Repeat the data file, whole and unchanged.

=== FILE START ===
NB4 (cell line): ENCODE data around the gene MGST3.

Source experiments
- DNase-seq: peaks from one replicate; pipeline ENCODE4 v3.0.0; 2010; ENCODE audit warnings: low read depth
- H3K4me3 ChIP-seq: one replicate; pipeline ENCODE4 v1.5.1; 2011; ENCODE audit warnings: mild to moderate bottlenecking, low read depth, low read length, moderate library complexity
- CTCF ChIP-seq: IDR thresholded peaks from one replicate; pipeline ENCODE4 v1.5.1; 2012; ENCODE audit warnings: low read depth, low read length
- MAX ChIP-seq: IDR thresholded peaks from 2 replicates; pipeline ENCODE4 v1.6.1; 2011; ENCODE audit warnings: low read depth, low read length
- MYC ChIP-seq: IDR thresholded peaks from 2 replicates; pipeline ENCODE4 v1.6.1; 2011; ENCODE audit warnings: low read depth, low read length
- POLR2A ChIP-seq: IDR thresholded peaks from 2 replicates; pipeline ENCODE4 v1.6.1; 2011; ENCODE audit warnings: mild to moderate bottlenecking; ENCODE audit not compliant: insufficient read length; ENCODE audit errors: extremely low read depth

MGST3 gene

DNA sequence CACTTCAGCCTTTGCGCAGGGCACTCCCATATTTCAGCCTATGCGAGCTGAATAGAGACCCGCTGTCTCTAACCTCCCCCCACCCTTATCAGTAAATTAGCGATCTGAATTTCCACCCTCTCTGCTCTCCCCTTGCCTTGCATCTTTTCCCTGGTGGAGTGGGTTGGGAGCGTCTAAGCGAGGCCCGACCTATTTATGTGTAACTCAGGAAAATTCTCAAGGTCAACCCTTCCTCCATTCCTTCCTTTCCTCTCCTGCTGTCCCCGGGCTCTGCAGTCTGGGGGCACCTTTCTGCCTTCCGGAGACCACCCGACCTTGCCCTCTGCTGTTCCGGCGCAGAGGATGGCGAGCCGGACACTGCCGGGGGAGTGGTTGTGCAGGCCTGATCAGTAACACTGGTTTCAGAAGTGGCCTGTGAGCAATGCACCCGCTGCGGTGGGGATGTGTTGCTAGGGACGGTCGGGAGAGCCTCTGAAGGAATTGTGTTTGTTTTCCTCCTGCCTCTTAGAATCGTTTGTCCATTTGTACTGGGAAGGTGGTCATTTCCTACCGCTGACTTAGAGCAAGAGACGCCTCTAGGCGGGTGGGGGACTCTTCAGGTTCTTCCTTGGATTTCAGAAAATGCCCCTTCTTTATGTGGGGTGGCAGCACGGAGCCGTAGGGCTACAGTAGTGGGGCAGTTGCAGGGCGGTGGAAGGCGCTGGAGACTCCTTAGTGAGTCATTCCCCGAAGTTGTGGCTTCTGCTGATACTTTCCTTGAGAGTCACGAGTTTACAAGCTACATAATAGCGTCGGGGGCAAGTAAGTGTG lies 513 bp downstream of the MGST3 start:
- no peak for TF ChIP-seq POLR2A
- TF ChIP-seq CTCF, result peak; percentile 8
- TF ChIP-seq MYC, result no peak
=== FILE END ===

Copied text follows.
NB4 (cell line): ENCODE data around the gene MGST3.

Source experiments
- DNase-seq: peaks from one replicate; pipeline ENCODE4 v3.0.0; 2010; ENCODE audit warnings: low read depth
- H3K4me3 ChIP-seq: one replicate; pipeline ENCODE4 v1.5.1; 2011; ENCODE audit warnings: mild to moderate bottlenecking, low read depth, low read length, moderate library complexity
- CTCF ChIP-seq: IDR thresholded peaks from one replicate; pipeline ENCODE4 v1.5.1; 2012; ENCODE audit warnings: low read depth, low read length
- MAX ChIP-seq: IDR thresholded peaks from 2 replicates; pipeline ENCODE4 v1.6.1; 2011; ENCODE audit warnings: low read depth, low read length
- MYC ChIP-seq: IDR thresholded peaks from 2 replicates; pipeline ENCODE4 v1.6.1; 2011; ENCODE audit warnings: low read depth, low read length
- POLR2A ChIP-seq: IDR thresholded peaks from 2 replicates; pipeline ENCODE4 v1.6.1; 2011; ENCODE audit warnings: mild to moderate bottlenecking; ENCODE audit not compliant: insufficient read length; ENCODE audit errors: extremely low read depth

MGST3 gene

DNA sequence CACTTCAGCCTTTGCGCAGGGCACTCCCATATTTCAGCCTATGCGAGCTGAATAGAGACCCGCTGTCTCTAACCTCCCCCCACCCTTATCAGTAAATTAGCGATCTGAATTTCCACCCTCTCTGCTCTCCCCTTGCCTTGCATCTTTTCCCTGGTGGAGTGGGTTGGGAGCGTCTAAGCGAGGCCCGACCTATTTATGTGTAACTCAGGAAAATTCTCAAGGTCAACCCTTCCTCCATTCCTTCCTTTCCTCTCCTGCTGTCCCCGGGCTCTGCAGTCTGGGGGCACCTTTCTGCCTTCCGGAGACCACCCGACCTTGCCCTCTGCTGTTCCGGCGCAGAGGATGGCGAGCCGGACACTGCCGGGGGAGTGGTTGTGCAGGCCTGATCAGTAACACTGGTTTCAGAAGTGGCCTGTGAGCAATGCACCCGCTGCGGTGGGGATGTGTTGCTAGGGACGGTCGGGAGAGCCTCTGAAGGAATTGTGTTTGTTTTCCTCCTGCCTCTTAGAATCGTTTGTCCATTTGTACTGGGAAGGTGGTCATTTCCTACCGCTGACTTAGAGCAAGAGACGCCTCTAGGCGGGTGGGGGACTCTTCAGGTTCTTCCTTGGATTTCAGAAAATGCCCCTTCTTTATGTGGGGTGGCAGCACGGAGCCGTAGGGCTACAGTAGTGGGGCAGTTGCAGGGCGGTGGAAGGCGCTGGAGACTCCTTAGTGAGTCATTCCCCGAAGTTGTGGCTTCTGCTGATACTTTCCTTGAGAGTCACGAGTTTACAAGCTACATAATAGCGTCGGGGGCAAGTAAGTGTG lies 513 bp downstream of the MGST3 start:
- no peak for TF ChIP-seq POLR2A
- TF ChIP-seq CTCF, result peak; percentile 8
- TF ChIP-seq MYC, result no peak